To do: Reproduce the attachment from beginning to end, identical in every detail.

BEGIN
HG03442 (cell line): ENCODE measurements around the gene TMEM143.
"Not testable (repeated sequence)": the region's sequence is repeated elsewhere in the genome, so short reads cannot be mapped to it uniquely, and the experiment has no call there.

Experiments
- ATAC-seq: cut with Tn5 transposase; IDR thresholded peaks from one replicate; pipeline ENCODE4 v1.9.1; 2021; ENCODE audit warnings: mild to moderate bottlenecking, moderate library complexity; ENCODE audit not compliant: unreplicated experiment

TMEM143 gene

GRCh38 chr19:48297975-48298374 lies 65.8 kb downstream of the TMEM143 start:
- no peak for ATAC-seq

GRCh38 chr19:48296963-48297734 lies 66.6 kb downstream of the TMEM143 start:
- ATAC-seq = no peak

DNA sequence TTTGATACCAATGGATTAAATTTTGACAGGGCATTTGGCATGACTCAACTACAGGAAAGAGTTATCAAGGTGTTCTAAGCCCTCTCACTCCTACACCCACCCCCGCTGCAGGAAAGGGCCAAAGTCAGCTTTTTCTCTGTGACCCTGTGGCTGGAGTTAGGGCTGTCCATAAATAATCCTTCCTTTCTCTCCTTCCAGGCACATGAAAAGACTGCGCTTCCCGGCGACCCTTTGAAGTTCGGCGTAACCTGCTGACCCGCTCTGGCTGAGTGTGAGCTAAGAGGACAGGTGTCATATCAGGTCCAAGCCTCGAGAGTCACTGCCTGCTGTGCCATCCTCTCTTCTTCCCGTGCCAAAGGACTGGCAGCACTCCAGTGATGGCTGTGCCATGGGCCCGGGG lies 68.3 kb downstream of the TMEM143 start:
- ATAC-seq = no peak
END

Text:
HG03442 (cell line): ENCODE measurements around the gene TMEM143.
"Not testable (repeated sequence)": the region's sequence is repeated elsewhere in the genome, so short reads cannot be mapped to it uniquely, and the experiment has no call there.

Experiments
- ATAC-seq: cut with Tn5 transposase; IDR thresholded peaks from one replicate; pipeline ENCODE4 v1.9.1; 2021; ENCODE audit warnings: mild to moderate bottlenecking, moderate library complexity; ENCODE audit not compliant: unreplicated experiment

TMEM143 gene

GRCh38 chr19:48297975-48298374 lies 65.8 kb downstream of the TMEM143 start:
- no peak for ATAC-seq

GRCh38 chr19:48296963-48297734 lies 66.6 kb downstream of the TMEM143 start:
- ATAC-seq = no peak

DNA sequence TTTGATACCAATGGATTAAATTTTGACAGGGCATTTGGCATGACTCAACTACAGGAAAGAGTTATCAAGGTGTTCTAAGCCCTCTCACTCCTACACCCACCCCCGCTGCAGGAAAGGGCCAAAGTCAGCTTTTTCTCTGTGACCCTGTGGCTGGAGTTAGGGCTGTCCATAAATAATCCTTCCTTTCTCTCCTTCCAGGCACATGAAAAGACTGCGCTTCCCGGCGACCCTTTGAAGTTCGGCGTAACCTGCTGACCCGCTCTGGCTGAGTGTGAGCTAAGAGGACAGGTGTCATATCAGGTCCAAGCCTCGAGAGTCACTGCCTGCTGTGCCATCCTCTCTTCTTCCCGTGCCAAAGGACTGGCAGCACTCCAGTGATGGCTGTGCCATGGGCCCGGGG lies 68.3 kb downstream of the TMEM143 start:
- ATAC-seq = no peak